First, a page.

I'm trying to use Shake and I stumbled upon the following problem: there's no easy and convenient way to interpolate a string. I know about Text.Printf — it's not what I'm looking for. The interpolation syntax I'm talking about is like this:


HEADERS_DIR := /some/path/to/dir



headers_dir = "/some/path/to/dir"

cflags = "-g -I{headers_dir} -O2".format(**locals())

And now compare this to possible Haskell's solution. Firstly:

$ cabal install interpolatedstring-perl6
$ ghci -XExtendedDefaultRules -XQuasiQuotes

And then:

> import Text.InterpolatedString.Perl6 (qq)
> let headers_dir = "/path/to/some/dir"
> [qq| -g -I$headers_dir -O2 |] :: String

While I think Make goes maybe a step too far in its eagerness to interpolate even when not asked, I wonder why Haskell doesn't have a format function like Python does. It could parse the supplied string and pull the value with same name as referenced in pattern:

let headers_dir = "/path/to/some/dir"
format "-g -I$headers_dir -O2"

Is there a specific reason why it's not implemented, or everyone is just happy with Text.Printf's verbosity and/or lengthy setup of interpolation libraries?

Update: A lot of people misinterpret the question as asking about general string formatting, with possibility of precision specification in case of integers, etc. The examples provided demonstrate one specific case of interpolation, which is just "substitute the result of show a at the place of name". It does allow for simpler syntax, and it does not use a variadic function per se.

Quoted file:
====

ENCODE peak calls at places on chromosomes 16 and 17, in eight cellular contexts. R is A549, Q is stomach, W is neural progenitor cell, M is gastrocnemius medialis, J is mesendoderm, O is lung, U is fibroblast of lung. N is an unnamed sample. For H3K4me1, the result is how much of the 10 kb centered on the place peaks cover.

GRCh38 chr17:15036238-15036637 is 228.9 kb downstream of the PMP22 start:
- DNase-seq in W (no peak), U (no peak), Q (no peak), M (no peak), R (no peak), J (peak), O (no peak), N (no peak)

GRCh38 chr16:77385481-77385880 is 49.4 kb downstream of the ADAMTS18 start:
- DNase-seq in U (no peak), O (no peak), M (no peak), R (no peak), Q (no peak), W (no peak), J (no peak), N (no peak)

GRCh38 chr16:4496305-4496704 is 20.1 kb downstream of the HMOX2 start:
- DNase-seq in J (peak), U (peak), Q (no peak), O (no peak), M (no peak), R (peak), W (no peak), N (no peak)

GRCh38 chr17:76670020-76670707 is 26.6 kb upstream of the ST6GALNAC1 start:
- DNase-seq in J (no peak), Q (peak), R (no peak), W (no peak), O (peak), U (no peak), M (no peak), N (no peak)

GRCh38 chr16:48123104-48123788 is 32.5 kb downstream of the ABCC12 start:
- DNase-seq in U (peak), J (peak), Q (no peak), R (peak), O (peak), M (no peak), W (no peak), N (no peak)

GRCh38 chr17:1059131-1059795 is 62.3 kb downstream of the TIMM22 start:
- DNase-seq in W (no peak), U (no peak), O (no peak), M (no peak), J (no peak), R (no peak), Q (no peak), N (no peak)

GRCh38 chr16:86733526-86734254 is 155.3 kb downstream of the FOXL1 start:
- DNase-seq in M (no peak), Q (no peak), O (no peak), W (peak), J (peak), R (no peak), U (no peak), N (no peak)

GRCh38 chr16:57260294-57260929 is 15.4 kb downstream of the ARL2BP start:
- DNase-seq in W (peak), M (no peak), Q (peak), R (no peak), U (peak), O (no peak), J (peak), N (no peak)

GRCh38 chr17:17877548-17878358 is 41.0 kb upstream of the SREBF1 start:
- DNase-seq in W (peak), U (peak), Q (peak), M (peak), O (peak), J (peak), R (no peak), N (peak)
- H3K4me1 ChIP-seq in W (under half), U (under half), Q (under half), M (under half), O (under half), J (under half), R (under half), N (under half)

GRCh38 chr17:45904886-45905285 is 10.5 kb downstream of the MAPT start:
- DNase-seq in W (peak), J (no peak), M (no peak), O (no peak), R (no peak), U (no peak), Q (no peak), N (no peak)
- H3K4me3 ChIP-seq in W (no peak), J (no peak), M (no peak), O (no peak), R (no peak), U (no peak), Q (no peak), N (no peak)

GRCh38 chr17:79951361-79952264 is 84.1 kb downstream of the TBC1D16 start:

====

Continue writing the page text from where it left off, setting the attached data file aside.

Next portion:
• The full functionality of printf is one thing. That's hard to do in a type-safe way. String interpolation is something different. Why not just format ("-g " ++ headers_dir ++ " -O2")?
    – Tom Ellis
    Commented Jan 24, 2014 at 15:49
  • @TomEllis: For the same reason we don't do that in other languages. It's verbose, makes things much more difficult to localize, and is more prone to bugs.
    – Phoshi
    Commented Jan 24, 2014 at 16:00
  • 1
    @TomEllis Because it has awful readability, introduces unnecessary operators, and makes it easy to miss the space on either side of the variable substitution (or add unneeded ones). Commented Jan 24, 2014 at 16:00
  • 2
    @constantius: Arguably $-interpolation is less prone to mistakes, but you yourself missed off the "-I" in the last example! (A mistake which I copied verbatim). In general, if you do this kind of string interpolation a lot in Haskell you're doing something wrong. There's a better abstraction waiting to be implemented.
    – Tom Ellis
    Commented Jan 24, 2014 at 16:09
  • @TomEllis And not using $-interpolation in exchange for printf wouldn't save me from that mistake. Commented Jan 24, 2014 at 18:27

5 Answers 5